COP30 in the Amazon should bring investments to the region and advance the world’s climate agenda beyond rhetoric, writes Karina Lima
During the COP27 (27th United Nations Climate Conference), held in November 2022, the representatives of the parties took an important and historic decision. It was established that there will be financing of losses and damages for the consequences of climate change in countries most affected.
This is an urgent and essential demand, given that the rich countries –which became rich by emitting a lot and are the main responsible for global warming– will finally assume responsibility towards developing countries that have little responsibility for this scenario and that suffer more from the changes weather. It’s about a bit of climate justice. It’s not enough, but it’s a start.
Also in this last edition, the conference featured a speech that made the world turn its attention to Brazil. At the time already elected, Luiz Inacio Lula da Silva (PT) was invited to COP27 even before assuming the Presidency. He said during the event that he intends to hold rich countries to their promises.
And those who charge must do their part: our main mission is to end deforestation and take care not only of the Amazon, but of all our biomes. We could cut over 40% of our emissions just by doing this.
In the speech, Lula put himself in a leadership position, willing to fill this governance vacuum on climate and environmental issues. This brings great visibility and responsibility to Brazil, which intends to recover the prestige lost in the last 4 years and become a protagonist on the international scene with regard to the great challenge facing humanity.
There is a lot of work to be done, but we have the means to do it: the choice of Marina Silva for the ministry which, in addition to being about the Environment, is now also about Climate Change, it was absolutely right. And there are many indications that the issue will have priority, ceasing to be sectorial and becoming transversal.
Still at COP27 Lula he spoke about Brazil wanting to host the COP30, which will take place in 2025, and on Wednesday (11.jan.2023) the candidacy of Belém do Pará was made official.
Why is it important to host the COP?
COP27, which took place in Egypt, had the largest delegation of executives and lobbyists from the fossil fuel industry of all its editions and there is growing pressure for the UNFCCC (United Nations Framework Convention on Climate Change) adopt a policy of “Conflict of interests” to prevent this, since they are precisely the main source of greenhouse gas emissions. The fact is that, like the others, COP27 failed to name the cause of the problem and ultimately decide on the elimination of fossil fuels.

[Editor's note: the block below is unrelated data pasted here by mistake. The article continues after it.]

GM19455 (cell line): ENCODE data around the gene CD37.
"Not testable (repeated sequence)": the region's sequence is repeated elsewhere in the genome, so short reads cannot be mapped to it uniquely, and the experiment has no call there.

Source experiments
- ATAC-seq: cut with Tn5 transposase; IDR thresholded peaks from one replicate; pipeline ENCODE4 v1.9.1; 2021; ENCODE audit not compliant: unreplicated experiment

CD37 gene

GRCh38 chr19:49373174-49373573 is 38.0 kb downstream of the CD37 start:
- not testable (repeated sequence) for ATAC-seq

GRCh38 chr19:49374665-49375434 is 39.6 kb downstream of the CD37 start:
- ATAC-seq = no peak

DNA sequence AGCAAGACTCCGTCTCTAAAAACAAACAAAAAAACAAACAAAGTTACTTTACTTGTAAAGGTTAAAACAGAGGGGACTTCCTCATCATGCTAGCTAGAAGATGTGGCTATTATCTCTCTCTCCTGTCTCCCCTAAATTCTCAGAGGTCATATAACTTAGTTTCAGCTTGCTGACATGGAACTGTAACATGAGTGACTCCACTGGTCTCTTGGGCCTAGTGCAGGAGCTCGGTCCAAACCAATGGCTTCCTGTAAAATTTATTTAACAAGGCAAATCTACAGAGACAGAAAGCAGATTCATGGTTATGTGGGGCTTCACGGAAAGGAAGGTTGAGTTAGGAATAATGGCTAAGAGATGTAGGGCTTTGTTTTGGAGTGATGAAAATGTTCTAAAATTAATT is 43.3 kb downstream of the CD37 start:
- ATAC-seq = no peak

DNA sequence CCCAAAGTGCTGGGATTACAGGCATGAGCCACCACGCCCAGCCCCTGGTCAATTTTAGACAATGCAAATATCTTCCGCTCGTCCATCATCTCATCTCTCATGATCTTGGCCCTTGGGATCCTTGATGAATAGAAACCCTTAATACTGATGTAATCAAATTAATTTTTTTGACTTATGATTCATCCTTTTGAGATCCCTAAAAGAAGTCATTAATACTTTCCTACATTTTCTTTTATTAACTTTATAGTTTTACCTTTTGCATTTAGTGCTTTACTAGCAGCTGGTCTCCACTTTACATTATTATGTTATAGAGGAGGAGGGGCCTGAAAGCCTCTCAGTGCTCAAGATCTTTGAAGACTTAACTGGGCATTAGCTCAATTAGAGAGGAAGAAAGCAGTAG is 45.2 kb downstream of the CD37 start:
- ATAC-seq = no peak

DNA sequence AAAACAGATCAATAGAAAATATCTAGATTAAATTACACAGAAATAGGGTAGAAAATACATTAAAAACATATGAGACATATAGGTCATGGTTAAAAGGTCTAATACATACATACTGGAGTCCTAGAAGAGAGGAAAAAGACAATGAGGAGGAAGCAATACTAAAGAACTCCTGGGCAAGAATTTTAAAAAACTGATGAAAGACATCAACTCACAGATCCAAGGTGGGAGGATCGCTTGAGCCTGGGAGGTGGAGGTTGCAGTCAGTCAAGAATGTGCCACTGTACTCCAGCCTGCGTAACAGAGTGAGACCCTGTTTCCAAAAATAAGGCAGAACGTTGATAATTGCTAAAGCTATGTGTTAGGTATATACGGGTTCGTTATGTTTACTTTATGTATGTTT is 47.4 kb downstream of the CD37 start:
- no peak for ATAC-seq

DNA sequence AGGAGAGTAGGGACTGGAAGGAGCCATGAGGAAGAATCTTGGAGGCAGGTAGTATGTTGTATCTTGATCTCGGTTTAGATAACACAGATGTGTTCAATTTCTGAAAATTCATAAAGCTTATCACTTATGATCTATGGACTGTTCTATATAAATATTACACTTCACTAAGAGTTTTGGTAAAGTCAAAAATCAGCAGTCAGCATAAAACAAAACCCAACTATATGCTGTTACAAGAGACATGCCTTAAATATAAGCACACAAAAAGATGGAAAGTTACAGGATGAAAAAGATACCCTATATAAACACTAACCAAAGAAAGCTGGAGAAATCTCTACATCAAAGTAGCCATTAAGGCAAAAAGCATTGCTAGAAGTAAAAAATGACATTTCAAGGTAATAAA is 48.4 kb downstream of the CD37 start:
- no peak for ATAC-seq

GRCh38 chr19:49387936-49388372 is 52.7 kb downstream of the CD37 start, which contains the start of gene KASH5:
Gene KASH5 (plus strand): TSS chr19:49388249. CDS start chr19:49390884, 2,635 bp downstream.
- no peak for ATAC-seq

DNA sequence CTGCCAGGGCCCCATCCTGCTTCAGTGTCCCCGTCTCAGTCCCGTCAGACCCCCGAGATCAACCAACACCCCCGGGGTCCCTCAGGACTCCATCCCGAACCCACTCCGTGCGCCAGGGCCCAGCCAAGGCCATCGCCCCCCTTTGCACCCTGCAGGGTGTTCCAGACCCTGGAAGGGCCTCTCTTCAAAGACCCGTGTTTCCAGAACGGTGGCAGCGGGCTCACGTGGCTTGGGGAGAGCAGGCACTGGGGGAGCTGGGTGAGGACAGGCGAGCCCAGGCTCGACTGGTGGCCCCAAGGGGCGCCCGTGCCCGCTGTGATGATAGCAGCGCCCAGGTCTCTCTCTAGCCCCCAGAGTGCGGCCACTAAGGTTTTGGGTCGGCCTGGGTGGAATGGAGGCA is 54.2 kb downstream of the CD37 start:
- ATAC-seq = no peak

The participation of activists and members of civil society in general is important and becomes increasingly necessary to prevent large polluters from destroying the planet in the name of their profit. But these actors experienced harassment, intimidation and surveillance during COP27.
However, the United Arab Emirates, host of COP28 –to be held in 2023–, named Sultan Al Jaber, Executive president from one of the largest oil companies in the world to the position of President of the Conference. A complete waste and a gift to the fossil fuel industry. Therefore, hosting the COP matters and if Brazil is chosen, it will have the chance of not repeating such absurdities.
One of the goals of hosting COP30 in Pará is for it to bring funding and sustainable opportunities to the region. More than that, also to draw attention to the Amazon from the perspective of being in it –which can be very powerful– and to facilitate the participation of indigenous peoples, the true protectors of our forests. We will really need civil society to fully participate if we want to have the chance that this COP will be different and to be able to take advantage of this window that is rapidly closing.
50 years of science warnings
In 1972, there was the 1st UN conference to address environmental issues. Seven years later, in 1979, the 1st climate conference was held. The United Nations Framework Convention on Climate Change (UNFCCC) was created during Eco-92, formalized in 1994, and since 1995 we have had “Conferences of the Parties” (COPs) with leaders and decision makers meeting annually to debate and implement environmental and climate policies. But what has changed in these more than 50 years?
The main intended changes did not come. There was no reduction in emissions. On the other hand, despite all the conferences, protocols, agreements and pacts, the emission of greenhouse gases continues to increase. And we’ve known for a long time that the high concentration of these gases in the atmosphere alters the Earth’s energy balance, that is, how much energy enters and leaves the planet. With the imbalance, we have global warming, which brings consequences such as climate change.
But does the fact that the COPs failed to do this make them useless? If we want to see it from the perspective of the glass half full, no. By uniting leaders of nations and setting goals, a clear message is set that climate denialism is not acceptable, that the world understands the facts already proven by real science –that man is causing current climate change– and that it is necessary to act. At this point we realize that what is missing is the political will to put into practice the actions that we all know are urgent and necessary. The political will to make a real transition and confront the fossil fuel industry so that it doesn’t completely destroy our chances of a livable future.